Gerard Carty from Dublin won the race
Long distance open water swimming is not for the faint-hearted.
Battling through strong tides in freezing water is definitely not how most would want to spend a Saturday afternoon.
However, 19 brave competitors, comprising of 15 men and four women, took to the waters at Rathlin's Church Bay on the north Antrim coast to swim seven statute miles to Ballycastle Bay.
The brainchild of environmental consultant and keen swimmer Kenny Boyd, the event's aim was to raise awareness on how to reduce your carbon footprint and the effects of climate change on the Earth.
Billy Wallace, president of event organisers Irish Long Distance Swimming Association (ILDSA) said: "We have a duty to ourselves to look after the Earth and to the people coming after us.
"We have been taking from the Earth for so long and not giving anything back."
Billy described the swim as "very challenging" due to the various tides between the island and the mainland.
"There is no such thing as swimming in a straight line. The competitors have to swim with the tide so they will be zig-zagging their way across."
Entrants were invited by the ILDSA because of their past achievements in long distance swimming.
Each contestant had a canoeist beside them throughout the race to keep them on course and a Rib to take them ashore if they wanted to withdraw.
ILDSA treasurer Geoff Wilson liaised with local fishermen and members of the Coastguard about the tides and weather conditions.
Emergency services were also on standby on Ballycastle Harbour in the event of someone getting into difficulty.
I was so cold, my teeth were chattering so much I could barely speak
Last October, Kenny Boyd became the first person in more than 30 years to complete the swim without a wetsuit.
This time around he was working behind the scenes at the event.
Unfortunately, the majority of the entrants of Saturday's swim, which began at 1415 BST, were not as successful as Kenny with the harsh conditions proving too much.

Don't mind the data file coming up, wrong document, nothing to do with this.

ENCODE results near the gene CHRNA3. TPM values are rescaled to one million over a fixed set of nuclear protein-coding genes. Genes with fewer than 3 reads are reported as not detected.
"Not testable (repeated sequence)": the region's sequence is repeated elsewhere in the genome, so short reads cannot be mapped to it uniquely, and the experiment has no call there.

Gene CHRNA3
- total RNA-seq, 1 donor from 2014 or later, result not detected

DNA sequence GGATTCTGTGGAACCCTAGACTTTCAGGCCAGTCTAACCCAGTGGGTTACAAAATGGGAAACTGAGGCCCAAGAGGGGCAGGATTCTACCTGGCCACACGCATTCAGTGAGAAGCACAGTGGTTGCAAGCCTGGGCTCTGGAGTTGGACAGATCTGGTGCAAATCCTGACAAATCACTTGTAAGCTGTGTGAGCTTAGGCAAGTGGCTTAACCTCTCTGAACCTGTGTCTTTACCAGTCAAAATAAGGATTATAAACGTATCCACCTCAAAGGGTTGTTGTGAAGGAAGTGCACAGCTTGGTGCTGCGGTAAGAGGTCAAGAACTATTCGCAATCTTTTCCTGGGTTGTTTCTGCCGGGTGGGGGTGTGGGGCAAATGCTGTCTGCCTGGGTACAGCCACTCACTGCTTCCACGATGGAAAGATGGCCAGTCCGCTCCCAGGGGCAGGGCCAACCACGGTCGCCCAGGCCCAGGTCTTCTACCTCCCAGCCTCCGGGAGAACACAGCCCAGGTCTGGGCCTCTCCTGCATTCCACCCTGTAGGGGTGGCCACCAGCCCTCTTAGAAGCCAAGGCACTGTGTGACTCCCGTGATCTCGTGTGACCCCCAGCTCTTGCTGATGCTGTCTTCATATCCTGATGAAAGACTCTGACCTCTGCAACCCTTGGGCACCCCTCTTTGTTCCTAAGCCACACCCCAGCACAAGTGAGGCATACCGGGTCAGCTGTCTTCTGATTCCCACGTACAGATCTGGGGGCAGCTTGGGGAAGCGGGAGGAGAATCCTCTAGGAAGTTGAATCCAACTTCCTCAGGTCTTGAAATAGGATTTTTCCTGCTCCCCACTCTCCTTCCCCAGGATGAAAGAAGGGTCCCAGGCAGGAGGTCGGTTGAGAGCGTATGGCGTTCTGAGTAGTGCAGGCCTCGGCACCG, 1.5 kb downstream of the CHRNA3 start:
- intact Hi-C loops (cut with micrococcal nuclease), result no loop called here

Ballycastle triathlete Ciaran McGinn withdrew from the race at Rathlin's Rue Point saying he found the conditions "too tough".
Last year, the 24-year-old completed the swim last August in 3 hours and 10 minutes wearing a wet suit. Saturday's competition was strictly swimming trunks or swimsuits only.
Ciaran said: "It was a completely different swim today. I swam for 1 hour and 45 minutes and I only got as far as Rue Point. It would take me 40 minutes to do that on a good, calm day."
He added: "The conditions are just about manageable for the guys that finish it."
Indeed, only five entrants made it to the finish buoy.
The first male to reach the sandy shores of the mainland to a rapturous applause was Dubliner Gerard Carty with a time of 3 hours, 4 minutes and 54 seconds.
He said: "It was an incredible event. I'm just happy that I finished it."
Gerard, who won the Gannaway Rock long distance swim from Rostrevor to Warrenpoint last year, said that at one stage half-way through today's race he felt like giving up.
"I stopped to take a drink and I could hardly hold the bottle or drink. I was so cold, my teeth were chattering that much I could barely speak," he said.
He was spurred on by his canoeist who informed he was well ahead and urged him to keep going.
Ned Denison, an American living in Cork, was the second male to finish the race and emerged from the water with a time of 3 hours, 15 minutes and 5 seconds.
Among those taking part were sisters Dee and Liane Llewellyn from Bradford. Dee has held the male and female record for swimming 21.6 miles across Loch Lomond in Scotland since 2004.
Spectators had to wait a further half hour in the wind and rain until Liane came into vision. She was the first female to complete the race. Her time was 3 hours 47 minutes and 57 seconds.
Wrapped in a towel on the beach, she said she was "really happy" to have taken part in the event.
"For me, the worst part was the jellyfish stings on my face."
Her older sister Dee followed behind her almost 12 minutes later.
The final contestant, the third male, to complete the Swim For Life '08 was George Meenan at 4 hours 14 minutes and 40 seconds.